Blockchain Security

Second-Layer Protocols

October 14, 2020 by Howard Poston

The Limitations of the Blockchain

Blockchain technology was a major innovation.  The original Bitcoin whitepaper, authored by the pseudonymous Satoshi Nakamoto, described the first system that made a fully decentralized digital ledger system possible.

This system was designed to transfer the burden of trust in a digital ledger system from a single, centralized authority responsible for building and maintaining it to a set of cryptographic algorithms, blockchain protocols, and incentivized nodes.

However, the blockchain is not a perfect solution.  Some of the most common complaints about the blockchain include:

  • Scalability/Throughput: Blockchains produce blocks with a set maximum size at a certain rate.  This means that the blockchain has a maximum capacity or throughput of transactions that cannot be exceeded.
  • Transaction Speed: Transactions are added to the distributed ledger as part of blocks.  These blocks are created at fixed intervals, transactions may not be included in the next block, and blocks (and the transactions that they contain) are not fully trusted until several blocks are built on top of them.  All of these factors delay a transaction’s inclusion in the blockchain’s digital ledger.
  • Overhead: Blockchains require the entire blockchain network to come to a consensus for a block or transaction to be accepted.  This requires a large amount of network bandwidth and processing power to maintain full decentralization.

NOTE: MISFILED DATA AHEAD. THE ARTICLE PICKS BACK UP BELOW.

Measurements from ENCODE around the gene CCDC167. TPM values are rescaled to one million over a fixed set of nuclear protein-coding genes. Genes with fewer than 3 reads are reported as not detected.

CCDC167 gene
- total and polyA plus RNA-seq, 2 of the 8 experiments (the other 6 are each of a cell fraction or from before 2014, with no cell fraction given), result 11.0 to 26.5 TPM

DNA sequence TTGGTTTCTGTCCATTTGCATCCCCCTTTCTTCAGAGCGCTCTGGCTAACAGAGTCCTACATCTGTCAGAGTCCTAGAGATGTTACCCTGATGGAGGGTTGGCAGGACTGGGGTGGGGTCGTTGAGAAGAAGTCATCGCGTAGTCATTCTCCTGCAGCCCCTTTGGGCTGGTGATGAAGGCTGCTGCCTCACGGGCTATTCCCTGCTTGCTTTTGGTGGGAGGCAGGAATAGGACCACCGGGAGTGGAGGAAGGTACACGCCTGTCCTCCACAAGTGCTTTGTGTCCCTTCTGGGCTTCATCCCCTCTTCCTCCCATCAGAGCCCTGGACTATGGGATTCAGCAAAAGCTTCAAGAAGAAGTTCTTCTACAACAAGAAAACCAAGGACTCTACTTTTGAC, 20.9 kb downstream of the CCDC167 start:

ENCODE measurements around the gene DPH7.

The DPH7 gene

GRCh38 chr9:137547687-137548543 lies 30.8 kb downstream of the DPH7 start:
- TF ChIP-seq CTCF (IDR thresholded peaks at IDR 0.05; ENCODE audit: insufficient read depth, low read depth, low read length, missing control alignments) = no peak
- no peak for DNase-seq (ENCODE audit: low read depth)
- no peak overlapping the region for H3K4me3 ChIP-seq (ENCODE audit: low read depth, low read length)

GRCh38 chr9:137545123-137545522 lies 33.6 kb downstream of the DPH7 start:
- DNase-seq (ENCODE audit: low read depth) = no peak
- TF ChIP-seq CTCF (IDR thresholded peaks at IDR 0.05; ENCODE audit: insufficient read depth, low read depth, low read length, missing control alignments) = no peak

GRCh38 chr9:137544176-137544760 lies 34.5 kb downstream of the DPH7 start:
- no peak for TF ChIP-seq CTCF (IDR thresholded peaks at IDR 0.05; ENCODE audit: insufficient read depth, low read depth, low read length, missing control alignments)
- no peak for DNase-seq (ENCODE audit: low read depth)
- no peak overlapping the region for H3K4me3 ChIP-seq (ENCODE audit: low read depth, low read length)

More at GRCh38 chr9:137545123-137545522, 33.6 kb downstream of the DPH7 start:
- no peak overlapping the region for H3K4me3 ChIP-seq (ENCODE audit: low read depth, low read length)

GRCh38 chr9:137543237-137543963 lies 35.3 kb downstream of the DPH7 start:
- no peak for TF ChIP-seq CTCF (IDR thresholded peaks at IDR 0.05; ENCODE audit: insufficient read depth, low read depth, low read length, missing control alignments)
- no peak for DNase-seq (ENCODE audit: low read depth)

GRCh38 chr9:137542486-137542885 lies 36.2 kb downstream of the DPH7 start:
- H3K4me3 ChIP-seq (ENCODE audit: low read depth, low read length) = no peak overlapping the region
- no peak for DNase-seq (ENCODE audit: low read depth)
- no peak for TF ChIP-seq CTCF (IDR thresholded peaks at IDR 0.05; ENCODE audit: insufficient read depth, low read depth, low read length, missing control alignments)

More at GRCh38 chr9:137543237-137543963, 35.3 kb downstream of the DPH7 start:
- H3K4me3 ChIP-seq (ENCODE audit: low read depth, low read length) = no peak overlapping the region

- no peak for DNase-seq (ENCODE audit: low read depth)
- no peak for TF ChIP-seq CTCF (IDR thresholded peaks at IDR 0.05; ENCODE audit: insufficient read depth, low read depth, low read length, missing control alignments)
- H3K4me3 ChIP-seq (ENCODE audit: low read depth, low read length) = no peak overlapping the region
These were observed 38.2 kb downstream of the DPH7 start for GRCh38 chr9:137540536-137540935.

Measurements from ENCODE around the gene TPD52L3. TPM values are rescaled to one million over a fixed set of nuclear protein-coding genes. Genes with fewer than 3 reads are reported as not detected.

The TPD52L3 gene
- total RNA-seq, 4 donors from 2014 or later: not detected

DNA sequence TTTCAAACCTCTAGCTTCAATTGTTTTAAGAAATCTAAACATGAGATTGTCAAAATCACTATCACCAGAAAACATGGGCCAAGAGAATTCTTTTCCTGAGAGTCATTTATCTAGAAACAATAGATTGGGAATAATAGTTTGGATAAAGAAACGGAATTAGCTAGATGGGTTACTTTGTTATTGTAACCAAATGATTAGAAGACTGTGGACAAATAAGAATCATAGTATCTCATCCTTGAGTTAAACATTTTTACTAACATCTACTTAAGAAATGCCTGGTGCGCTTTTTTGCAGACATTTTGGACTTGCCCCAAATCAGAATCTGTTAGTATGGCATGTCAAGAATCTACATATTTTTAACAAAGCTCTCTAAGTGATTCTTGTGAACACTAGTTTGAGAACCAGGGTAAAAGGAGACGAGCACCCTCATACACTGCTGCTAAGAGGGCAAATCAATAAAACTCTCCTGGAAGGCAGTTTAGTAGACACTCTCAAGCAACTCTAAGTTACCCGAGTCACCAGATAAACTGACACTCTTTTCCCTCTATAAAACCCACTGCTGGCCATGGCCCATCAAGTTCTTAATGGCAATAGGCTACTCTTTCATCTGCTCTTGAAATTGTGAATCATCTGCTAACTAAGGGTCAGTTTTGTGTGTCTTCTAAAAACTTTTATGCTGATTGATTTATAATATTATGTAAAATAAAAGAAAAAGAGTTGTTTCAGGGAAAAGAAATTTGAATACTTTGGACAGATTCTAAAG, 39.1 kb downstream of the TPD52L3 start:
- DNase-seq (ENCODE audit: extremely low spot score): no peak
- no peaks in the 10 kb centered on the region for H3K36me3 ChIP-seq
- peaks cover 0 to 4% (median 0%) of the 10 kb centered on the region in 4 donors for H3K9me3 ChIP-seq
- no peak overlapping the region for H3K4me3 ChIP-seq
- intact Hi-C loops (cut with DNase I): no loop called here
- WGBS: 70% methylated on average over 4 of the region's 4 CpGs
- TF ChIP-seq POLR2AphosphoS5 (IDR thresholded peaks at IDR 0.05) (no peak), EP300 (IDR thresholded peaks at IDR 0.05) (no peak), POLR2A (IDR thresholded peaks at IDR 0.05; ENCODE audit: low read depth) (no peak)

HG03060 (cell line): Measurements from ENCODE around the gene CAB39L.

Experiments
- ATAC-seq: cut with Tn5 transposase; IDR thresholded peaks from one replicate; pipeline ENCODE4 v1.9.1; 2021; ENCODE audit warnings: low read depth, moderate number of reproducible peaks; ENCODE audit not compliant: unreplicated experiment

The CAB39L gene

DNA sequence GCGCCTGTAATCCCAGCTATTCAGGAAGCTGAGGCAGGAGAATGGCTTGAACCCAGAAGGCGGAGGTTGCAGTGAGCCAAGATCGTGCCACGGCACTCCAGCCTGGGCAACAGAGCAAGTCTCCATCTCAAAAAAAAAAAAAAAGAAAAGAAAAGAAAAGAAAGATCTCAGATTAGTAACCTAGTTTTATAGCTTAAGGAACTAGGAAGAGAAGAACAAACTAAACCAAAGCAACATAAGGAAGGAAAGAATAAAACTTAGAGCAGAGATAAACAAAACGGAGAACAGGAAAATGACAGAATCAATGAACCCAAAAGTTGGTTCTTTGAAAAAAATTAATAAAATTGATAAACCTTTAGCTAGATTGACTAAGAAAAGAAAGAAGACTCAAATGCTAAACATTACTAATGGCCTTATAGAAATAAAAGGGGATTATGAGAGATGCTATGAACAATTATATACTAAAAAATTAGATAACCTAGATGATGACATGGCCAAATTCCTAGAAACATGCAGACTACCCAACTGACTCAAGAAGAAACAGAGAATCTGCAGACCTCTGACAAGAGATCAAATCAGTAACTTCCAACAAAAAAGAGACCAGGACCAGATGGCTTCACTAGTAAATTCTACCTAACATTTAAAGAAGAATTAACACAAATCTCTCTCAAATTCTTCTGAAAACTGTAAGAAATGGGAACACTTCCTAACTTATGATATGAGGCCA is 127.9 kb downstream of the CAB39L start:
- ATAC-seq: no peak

A number of different attempts have been made to “solve” these problems with Bitcoin.  Some, like many altcoins, attempt to reduce the impact of these limitations by tweaking configuration settings within the blockchain protocol.  Others use alternative distributed ledger architectures that eliminate some of these problems.

A third approach is to build systems that run on top of the distributed ledger.  The most common example of a second-layer protocol built on top of the blockchain is the state channel.

Introduction to State Channels

The most famous example of a state channel is probably Bitcoin’s Lightning Network.  However, this isn’t the only state channel in existence.  For example, Ethereum has the Raiden Network.

State channels are designed to take advantage of the security provided by the blockchain but to enable transactions to be performed without including them in blocks.  This is accomplished via the following process:

  1. Channel Creation: Two users of the blockchain network establish a channel.  This is accomplished by performing a transaction on the blockchain network that locks a certain amount of cryptocurrency into this channel.
  2. Off-Chain Transactions: A state channel is essentially an agreement between two parties regarding how much cryptocurrency each currently holds within the channel.  Transactions are performed by updating this shared state so that more or less of the balance in the channel belongs to one party or the other.  Both parties mutually sign each update, which invalidates the previous version.